41 Interesting Facts About Antarctica

Last updated on September 29th, 2017

Antarctica is Earth’s southermost continent and contains the South Pole. The name Antarctica is the romanized version of the Greek compound word ἀνταρκτική (antarktiké). Aristotle wrote in his book Meteorology about Antarctic region already in c. 350 B.C.

Learn about discovery, geology, weather, history, life existence, ice sheets and more with these

41 Interesting facts about Antarctica

#1. Of the total 14 million square kilometers in Antarctica, almost 98% is covered with ice sheets.

#2. Almost 90% of the world’s ice in the form of ice sheets is available in Antarctica. The average thickness of the sheet is 2,160 meters, which is 4,776 meters thick at the best.

#3. It is the emptiest, driest, coldest, highest and windiest place on the face of the planet.

#4. There are no land mammals in Antarctica.

#5. Eskimos and polar bear are not from Antarctica but from the Arctic.

#6. You could enjoy one long night and one long day if you were in Antarctica in the area below 60 degrees south. There the Sun sets in March and rises in October.

#7. Antarctica is bigger in size (5.4 million square miles) as compared to the United States of America (3.6 million square miles).

#8. Antarctica Peninsula which is also known as “The Banana Belt” – is a place in the continent, which is visited by tourist due to its mild climate as compared with the rest of the continent.

#9. The first human landing happened in Antarctica in 1895 when Henryk Bull along with a party from a whaling ship reached the continent.

#10. The first woman ever to set foot on the continent in 1935 is Cathgerine Mikkelson, the wife of a Norwegian whaling captain.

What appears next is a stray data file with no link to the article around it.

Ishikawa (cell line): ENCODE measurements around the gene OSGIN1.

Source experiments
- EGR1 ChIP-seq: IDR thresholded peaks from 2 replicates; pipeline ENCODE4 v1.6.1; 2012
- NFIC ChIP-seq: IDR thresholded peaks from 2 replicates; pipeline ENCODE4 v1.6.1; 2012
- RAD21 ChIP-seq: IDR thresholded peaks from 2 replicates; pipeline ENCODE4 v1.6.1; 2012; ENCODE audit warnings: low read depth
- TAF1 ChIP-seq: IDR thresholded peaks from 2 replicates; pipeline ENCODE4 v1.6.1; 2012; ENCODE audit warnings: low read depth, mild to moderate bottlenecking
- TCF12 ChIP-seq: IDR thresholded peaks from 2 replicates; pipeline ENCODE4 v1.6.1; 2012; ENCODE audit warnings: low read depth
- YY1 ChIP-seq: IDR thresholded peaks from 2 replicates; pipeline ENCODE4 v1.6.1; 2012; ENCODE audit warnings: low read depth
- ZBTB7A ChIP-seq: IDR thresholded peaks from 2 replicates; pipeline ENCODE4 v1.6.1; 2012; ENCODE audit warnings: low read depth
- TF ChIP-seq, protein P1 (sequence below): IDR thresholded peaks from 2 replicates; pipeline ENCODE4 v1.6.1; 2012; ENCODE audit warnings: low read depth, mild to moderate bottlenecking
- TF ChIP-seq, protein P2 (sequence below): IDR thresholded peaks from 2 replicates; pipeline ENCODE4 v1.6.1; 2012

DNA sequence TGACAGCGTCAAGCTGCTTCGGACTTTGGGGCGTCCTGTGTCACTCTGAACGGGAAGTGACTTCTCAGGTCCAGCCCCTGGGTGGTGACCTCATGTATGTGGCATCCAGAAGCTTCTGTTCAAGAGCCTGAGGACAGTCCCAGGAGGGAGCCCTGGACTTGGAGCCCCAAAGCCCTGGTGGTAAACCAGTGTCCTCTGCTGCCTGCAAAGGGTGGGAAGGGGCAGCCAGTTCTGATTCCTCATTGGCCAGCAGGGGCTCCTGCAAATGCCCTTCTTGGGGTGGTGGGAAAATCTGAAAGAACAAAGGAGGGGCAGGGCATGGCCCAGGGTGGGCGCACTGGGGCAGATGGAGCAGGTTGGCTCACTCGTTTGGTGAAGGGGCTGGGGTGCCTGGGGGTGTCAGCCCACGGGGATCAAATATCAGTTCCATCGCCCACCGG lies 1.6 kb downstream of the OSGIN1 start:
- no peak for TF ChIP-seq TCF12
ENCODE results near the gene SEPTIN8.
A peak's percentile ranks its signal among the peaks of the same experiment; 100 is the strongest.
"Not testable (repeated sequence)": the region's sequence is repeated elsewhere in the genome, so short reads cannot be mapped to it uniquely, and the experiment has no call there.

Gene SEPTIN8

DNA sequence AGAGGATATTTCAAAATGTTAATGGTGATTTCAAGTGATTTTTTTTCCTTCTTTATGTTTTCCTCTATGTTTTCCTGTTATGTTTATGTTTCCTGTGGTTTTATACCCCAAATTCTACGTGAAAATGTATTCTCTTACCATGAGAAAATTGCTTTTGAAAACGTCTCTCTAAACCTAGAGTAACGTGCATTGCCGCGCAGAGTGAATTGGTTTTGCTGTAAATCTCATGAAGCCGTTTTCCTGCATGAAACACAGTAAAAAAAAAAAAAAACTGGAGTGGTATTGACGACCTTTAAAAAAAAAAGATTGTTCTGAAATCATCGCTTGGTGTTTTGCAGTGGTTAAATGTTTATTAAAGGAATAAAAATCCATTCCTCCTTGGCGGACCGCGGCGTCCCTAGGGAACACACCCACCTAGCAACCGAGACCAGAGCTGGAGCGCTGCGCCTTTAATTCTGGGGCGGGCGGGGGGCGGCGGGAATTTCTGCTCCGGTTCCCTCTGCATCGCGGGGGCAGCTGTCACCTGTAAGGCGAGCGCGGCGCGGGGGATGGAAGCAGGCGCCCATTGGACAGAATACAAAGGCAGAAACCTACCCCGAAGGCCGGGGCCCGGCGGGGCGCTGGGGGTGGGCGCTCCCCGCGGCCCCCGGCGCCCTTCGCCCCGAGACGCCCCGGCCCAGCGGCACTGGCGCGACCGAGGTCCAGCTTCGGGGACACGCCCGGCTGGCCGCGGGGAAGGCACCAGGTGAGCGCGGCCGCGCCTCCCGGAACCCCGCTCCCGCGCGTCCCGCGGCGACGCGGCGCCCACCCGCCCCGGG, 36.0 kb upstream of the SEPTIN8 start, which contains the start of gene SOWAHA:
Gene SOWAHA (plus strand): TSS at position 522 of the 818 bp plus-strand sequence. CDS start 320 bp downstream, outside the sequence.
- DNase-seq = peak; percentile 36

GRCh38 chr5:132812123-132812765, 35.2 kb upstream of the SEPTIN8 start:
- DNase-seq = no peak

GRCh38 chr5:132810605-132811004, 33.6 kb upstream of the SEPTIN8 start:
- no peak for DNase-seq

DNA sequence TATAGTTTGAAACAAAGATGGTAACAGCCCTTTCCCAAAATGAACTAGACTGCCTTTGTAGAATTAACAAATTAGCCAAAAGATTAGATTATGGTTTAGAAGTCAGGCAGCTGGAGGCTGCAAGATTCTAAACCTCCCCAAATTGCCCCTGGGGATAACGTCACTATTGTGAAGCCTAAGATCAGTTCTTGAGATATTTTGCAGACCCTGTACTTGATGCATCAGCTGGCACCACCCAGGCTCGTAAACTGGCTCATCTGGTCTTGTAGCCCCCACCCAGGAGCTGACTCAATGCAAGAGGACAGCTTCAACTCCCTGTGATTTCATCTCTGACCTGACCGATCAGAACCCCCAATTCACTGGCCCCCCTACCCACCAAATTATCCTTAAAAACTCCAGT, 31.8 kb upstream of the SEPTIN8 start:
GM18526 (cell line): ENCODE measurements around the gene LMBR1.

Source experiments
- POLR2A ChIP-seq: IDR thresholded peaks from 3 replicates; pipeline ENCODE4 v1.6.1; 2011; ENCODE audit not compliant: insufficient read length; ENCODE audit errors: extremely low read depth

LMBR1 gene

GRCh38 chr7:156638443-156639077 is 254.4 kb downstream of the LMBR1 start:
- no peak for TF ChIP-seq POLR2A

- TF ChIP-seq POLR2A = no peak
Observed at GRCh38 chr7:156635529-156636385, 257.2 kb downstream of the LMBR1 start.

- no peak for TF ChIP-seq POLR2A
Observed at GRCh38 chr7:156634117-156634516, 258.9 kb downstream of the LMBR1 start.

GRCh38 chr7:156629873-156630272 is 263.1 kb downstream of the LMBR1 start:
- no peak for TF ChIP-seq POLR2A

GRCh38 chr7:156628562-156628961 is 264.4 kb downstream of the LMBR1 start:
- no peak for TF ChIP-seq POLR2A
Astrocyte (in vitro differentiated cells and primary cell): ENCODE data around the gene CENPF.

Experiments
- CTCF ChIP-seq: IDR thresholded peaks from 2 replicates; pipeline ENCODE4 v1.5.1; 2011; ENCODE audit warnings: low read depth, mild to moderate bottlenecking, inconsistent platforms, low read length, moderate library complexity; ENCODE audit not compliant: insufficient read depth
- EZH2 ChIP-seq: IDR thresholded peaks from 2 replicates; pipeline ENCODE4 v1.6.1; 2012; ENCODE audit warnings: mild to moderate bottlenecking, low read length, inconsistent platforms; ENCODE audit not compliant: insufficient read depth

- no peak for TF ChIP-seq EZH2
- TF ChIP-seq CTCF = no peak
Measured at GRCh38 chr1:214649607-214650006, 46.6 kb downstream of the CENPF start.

#11. It would be an interesting fact to note here that only invertebrate animals can survive in Antarctica for the whole year. The largest of these animals is a wingless midge called Beligica antarctica. However, due to its small size, it can only be seen under a microscope.

#12. In case of a meltdown of Antarctic ice sheets, 60 to 65 meters of rise in the sea levels will be seen across the world.

#13. The lowest ever temperature recorded in Antarctica was at the Russian Vostok station. It was – 89.6°C (-129°F)

#14. 29 million cubic kilometers of ice is deposited in the ice caps in the continent country.

#15. The ice fish in Antarctica has no red pigment – haemoglobin.

#16. Scientist drill cylinders of ice from the region to study their properties. This ice is formed hundreds of thousands of years in the past. So to speak, if you had a scientist friend doing research in Antarctica, he could give you an ice drink from water frozen during the times of the Roman Empire.

#17. Antarctica is the fifth largest continent.

#18. The Transantarctic Mountains that are 3500 kilometers long divide the continent into east and west sections. This range is among the longest mountain ranges in the world.

#19. Vinson Massif at 16,362 feet is the highest point in Antarctica.